The Pirate Bay, of course, continues to operate around the world, despite numerous court rulings ordering the site be shut down and/or blocked by internet service providers. Record label trade body the BPI is currently urging UK ISPs to block access to the TPB site - citing last year's Newzbin court ruling as a precedent - though the net firms are unlikely to comply without an actual injunction ordering them to. And even if they did block access to the site, more prolific file-sharers will find ways to circumvent any efforts to stop them reaching the TPB site.

The other option for rights owners, of course, is to target individual file-sharers, either via litigation or using a graduated response system, like that in theory being introduced in the UK by the Digital Economy Act. Though such action relies on rights owners being able to track who is file-sharing online, hence the motivation by TPB et al to find new ways of hiding their online content sharing.

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If The Pirate Bay is the major labels' enemy number one still, then surely Grooveshark comes in close second, even if it still claims to be a legal digital music service. Which means major label execs won't be happy that the US-based streaming platform has just launched a new HTML5 app making it easier for music fans to access the service on their smartphones.

Grooveshark, of course, has already launched apps for both the iPhone and Android-powered devices, but Apple and Google banned them from their respective stores under pressure from the record companies, who accuse the Groovesharkers of infringing their copyrights by running a slack takedown system to remove unlicensed content when it is uploaded by users (and also, in Universal, Sony and Warner's latest lawsuit, of uploading unlicensed content themselves).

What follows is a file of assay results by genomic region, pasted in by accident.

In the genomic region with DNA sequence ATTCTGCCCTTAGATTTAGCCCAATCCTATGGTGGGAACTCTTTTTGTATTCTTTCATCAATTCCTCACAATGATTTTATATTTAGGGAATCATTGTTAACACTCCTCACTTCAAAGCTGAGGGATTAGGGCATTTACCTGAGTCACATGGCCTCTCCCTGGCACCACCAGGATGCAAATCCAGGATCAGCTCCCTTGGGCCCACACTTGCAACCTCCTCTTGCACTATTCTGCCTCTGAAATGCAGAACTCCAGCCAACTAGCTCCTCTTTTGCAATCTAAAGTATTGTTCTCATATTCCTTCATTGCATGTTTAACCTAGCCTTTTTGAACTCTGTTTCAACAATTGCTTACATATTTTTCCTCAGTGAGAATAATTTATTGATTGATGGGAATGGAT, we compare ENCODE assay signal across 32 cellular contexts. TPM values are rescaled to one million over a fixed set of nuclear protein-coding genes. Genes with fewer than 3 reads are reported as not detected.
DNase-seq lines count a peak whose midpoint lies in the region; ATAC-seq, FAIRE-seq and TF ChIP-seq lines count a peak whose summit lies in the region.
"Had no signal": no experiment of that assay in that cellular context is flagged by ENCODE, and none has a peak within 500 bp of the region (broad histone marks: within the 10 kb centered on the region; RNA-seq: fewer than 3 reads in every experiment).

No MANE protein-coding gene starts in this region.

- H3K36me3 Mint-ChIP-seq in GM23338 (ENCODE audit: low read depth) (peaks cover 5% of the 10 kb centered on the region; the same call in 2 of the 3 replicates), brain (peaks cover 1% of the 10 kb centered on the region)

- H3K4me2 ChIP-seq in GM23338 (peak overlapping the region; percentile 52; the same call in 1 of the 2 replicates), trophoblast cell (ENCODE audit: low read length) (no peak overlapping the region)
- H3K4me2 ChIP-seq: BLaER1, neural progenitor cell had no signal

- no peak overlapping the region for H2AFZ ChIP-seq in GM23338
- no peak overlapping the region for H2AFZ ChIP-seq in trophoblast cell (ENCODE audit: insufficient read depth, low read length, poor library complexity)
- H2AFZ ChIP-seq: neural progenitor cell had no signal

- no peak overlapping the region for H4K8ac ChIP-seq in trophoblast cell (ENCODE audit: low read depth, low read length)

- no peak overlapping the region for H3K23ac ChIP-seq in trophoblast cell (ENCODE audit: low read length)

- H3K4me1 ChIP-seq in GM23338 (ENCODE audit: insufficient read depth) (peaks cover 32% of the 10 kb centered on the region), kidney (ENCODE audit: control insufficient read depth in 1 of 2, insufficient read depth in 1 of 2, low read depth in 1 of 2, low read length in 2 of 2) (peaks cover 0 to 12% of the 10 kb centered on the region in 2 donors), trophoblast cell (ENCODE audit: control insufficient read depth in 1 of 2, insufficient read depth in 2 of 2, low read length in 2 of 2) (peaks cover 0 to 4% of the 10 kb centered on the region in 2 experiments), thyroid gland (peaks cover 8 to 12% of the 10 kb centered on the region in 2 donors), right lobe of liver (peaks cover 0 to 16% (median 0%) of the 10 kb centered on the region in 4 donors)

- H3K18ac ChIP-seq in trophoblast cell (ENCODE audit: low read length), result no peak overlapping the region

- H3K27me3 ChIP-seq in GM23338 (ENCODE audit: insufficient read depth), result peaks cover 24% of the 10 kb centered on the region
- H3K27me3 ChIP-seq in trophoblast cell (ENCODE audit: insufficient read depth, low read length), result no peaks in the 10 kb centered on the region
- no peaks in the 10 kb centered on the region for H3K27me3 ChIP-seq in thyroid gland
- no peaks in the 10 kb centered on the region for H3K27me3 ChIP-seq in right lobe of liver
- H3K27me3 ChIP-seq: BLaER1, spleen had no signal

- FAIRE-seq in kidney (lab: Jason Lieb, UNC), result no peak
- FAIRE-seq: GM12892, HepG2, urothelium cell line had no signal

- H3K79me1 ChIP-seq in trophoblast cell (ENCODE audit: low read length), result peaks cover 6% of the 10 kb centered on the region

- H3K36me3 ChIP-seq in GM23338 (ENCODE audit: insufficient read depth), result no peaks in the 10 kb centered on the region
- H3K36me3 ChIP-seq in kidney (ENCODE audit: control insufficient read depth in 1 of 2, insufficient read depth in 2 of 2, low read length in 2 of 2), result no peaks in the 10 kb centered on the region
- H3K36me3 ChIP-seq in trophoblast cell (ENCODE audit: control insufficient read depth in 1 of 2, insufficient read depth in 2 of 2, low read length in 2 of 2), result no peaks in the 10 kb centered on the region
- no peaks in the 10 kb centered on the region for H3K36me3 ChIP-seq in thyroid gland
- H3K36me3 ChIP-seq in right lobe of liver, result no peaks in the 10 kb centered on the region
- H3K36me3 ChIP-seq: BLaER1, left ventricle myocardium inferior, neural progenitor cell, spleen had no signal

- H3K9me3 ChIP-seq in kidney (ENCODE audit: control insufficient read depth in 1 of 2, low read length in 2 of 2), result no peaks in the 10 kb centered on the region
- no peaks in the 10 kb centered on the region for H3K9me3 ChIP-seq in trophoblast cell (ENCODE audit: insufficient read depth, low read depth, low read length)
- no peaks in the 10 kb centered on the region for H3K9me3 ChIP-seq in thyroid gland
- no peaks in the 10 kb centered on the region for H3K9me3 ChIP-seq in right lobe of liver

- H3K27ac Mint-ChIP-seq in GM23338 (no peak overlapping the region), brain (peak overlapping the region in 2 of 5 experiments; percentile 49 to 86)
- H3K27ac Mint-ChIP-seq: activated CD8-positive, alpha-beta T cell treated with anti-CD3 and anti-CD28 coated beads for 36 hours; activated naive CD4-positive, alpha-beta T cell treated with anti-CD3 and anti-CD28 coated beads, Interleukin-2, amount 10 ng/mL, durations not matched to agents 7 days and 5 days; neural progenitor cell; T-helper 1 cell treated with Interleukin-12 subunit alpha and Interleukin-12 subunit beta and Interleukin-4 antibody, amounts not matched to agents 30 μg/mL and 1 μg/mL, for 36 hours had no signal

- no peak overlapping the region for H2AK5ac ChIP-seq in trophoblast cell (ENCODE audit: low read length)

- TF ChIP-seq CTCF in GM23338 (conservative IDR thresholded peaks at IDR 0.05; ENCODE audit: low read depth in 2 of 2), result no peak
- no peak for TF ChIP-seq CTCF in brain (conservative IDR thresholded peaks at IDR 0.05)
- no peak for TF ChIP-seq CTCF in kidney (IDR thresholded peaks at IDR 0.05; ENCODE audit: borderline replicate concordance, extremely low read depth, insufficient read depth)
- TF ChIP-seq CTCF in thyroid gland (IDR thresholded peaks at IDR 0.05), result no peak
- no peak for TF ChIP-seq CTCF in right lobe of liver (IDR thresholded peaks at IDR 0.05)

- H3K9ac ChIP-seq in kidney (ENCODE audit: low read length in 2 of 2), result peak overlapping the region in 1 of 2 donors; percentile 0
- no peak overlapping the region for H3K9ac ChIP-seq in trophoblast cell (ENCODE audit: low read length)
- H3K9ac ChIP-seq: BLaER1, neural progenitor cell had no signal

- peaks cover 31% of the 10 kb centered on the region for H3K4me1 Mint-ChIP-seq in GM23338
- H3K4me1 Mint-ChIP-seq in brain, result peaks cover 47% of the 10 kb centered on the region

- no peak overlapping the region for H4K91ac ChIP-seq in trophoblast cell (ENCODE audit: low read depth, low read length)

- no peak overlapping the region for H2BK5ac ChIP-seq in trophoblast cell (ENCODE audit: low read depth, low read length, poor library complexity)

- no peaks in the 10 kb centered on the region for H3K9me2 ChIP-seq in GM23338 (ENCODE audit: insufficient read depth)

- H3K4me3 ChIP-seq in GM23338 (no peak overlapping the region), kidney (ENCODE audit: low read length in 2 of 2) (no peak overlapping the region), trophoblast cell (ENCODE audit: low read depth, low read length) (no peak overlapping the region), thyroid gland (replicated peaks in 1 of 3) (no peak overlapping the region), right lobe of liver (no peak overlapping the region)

But when companies make web apps available for smartphones they can be accessed via a webpage, circumventing the regulated app stores. Which is why Grooveshark has now gone that route, utilising the extra functionality available with HTML5. Sneaky. Though not an especially clever move if Grooveshark genuinely wants to settle its major label lawsuits out of court and talk the record companies into licensing its streaming platform.

Perhaps the folks over at Grooveshark have concluded that will never happen, and are instead hoping they can prevail in court and carry on running a business based the inadequacies of America's Digital Millennium Copyright Act in setting minimum requirements for takedown procedures.

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So, Terra Firma's brief but costly dabblings in the music industry may now be nothing more than good pub chat fodder for former EMI staffers, but the equity group's audacious takeover of EMI in 2007 is set to get at least one more airing in court, maybe as soon as March.